I decided I was ready to go. I didn’t see any reason to sit in the dark for another two hours when I was dressed and wide awake. I grabbed the few things I had left out overnight and threw them into the van. I slid into the driver’s seat and drove off into the dark.

A note on spelling: Some sources use “javelina” as both the singular and the plural of the word. Other sources add an “s” to the end of the word to make it plural. I’m following the lead of Tucson Weekly in the editor’s note “A Matter of Style” by Jimmy Boegle who says

the Official Tucson Weekly Style is that the plural of javelina is javelinas, with an “s.”

In my own writing, I made the word “javelina” plural by adding an “s” to the end. In quoting others, I did not change the way they made the word plural.

Free Camping at Bighorn Campground Near Glenwood, New Mexico

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This campground report was written after I stayed there in September 2021. Some aspects of this report may have changed since then. Please do your own research before deciding to stay at this campground.

Bighorn Campground is located in the Gila National Forest, right outside the small community of Glenwood, New Mexico. It is the closest free campground to the Catwalk National Recreation Trail. It’s very small, maybe 10 sites, and it has a pit toilet.

The campground sits right next to and somewhat below Highway 180. Trees and bushes help screen the campground from the road. Most of the sites are as far from the road as possible, but the site I chose (as far from the entrance as possible) was next to and below the road. When big trucks passed, they were loud! Thankfully, Highway 180 is not very busy, at least wasn’t on the Wednesday at the end of September when I was there.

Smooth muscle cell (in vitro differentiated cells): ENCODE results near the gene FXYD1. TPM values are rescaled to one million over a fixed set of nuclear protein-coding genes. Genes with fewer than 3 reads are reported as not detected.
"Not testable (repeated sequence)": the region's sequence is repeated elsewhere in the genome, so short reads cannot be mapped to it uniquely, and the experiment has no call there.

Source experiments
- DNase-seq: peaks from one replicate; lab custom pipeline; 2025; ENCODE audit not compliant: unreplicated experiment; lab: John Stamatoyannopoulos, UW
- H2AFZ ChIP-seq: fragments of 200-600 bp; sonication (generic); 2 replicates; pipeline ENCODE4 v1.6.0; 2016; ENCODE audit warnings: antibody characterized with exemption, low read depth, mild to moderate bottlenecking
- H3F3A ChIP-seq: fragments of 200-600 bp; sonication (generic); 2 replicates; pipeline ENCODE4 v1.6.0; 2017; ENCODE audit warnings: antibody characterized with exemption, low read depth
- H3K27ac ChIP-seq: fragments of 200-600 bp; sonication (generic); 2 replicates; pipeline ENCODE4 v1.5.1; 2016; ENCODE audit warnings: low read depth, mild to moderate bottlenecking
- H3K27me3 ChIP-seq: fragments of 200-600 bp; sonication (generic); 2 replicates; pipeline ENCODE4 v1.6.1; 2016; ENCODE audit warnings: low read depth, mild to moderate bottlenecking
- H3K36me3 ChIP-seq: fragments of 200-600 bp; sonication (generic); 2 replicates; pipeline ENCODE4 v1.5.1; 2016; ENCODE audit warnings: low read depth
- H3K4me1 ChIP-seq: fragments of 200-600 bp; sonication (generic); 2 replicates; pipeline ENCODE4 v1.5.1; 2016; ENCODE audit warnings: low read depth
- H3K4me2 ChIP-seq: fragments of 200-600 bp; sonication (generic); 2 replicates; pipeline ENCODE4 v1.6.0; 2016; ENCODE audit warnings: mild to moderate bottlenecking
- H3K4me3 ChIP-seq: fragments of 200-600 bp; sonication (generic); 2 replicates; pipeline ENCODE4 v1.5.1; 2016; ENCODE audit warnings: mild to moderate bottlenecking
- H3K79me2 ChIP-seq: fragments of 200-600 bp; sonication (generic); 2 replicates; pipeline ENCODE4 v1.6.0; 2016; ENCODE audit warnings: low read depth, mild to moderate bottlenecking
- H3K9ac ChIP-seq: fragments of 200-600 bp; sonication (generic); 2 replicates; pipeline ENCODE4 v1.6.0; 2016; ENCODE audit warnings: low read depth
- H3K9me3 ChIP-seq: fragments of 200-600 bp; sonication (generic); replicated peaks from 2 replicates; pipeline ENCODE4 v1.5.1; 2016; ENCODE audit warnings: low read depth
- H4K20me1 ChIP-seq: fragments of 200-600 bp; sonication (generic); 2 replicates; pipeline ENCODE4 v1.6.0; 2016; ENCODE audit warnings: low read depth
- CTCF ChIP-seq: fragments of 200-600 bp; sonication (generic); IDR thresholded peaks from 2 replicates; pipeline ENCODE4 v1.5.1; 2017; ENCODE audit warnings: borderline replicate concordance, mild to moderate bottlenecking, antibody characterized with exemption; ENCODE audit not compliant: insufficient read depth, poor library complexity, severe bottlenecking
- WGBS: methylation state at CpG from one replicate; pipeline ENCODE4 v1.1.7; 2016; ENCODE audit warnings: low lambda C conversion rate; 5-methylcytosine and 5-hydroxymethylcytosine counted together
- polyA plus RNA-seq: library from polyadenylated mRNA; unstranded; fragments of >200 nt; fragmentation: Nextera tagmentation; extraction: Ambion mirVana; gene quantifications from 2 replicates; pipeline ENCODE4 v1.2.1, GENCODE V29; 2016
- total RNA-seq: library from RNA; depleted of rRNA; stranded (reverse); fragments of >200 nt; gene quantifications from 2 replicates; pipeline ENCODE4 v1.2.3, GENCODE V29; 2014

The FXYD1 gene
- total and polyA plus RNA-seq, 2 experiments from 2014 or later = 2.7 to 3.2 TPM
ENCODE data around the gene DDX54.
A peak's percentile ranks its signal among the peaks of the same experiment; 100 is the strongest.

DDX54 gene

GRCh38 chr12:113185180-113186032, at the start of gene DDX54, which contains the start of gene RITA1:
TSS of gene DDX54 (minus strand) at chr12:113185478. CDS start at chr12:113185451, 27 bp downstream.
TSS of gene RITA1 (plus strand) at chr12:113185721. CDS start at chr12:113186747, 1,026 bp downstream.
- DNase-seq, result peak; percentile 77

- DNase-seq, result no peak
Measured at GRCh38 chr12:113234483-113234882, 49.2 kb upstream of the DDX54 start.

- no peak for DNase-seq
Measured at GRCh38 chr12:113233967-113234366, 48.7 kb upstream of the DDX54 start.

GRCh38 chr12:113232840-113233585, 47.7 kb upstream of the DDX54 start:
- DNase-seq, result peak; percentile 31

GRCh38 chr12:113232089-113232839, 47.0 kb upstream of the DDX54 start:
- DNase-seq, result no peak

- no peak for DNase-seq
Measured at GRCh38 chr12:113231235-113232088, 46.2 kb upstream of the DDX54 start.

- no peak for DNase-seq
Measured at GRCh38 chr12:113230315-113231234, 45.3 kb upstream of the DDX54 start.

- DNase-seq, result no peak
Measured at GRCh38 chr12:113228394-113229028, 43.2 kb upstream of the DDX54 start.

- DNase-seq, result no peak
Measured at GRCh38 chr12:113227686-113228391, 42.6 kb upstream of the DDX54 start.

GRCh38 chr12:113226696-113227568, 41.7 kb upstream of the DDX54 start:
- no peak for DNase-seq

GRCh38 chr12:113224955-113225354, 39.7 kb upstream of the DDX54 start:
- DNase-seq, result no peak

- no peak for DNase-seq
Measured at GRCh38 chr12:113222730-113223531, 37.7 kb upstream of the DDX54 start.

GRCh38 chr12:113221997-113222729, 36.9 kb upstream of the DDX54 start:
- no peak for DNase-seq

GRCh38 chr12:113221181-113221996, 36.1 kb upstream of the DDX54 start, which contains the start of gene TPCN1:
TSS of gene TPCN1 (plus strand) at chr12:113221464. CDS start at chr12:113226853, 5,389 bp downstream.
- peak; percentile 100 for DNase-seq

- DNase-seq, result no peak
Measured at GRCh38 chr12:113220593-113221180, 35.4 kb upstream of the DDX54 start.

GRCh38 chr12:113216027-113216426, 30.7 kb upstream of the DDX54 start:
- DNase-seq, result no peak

Highway 180 is on the right (passenger side) of Silver Streak, on the other side of that mound of earth.

The sites seemed mostly flat, but are really designed for tent camping. I had to park my minivan 15 feet or so from the picnic table on the site in order to find adequate flatness for sleeping inside my rig. Other sites looked flatter, but I was interested in being as far away from other campers as possible. It wasn’t difficult to pick a spot away from others, as there was only one other person in the campground when I arrived. At dusk, a man on a bicycle arrived and set up a tent. When I left at 5:30 the next morning, I saw a couple other vehicles that had pulled in during the night.

Each campsite had a heavy, difficult to move picnic table made of metal, as well as a manufactured metal fire pit. The road through the campground was dirt covered in gravel and the sites had sparse wood mulch and gravel spread over them. There were trees in the campground (juniper and cedar, I think), and scrubby desert bushes. The grass was dry and yellow and did not grow on the actual campsites. The trees did offer some shade on the sites, but it wasn’t the shade of a pine forest.

I had to park this far away from the picnic table in order to find a flat spot. The dry, yellow grass can be seen near the trees.

I read somewhere (probably on a Free Campsites website review) that during some parts of the year water flows in a creek along the back edge of the campground. I checked out the arroyo back there when I arrived, and it was bone dry. I thought it would have been nice to have the sound of water as my backdrop, but I guess I was too late in the year.

There’s not really too much to say about this campground. Have I stayed in prettier or more interesting places? Yes. However, the price (free) was right, and it was a good, close place to spend the night after I wore myself out hiking at The Catwalk.

The pit toilet was a cute, rustic little building. There was plenty of toilet paper during my stay (but I advise you to always be prepared with your own). There was an uncomfortable number of dead flies on the interior walls of the building, but I did my best to ignore them. The door to the toilet closed and locked, and I was happy about that.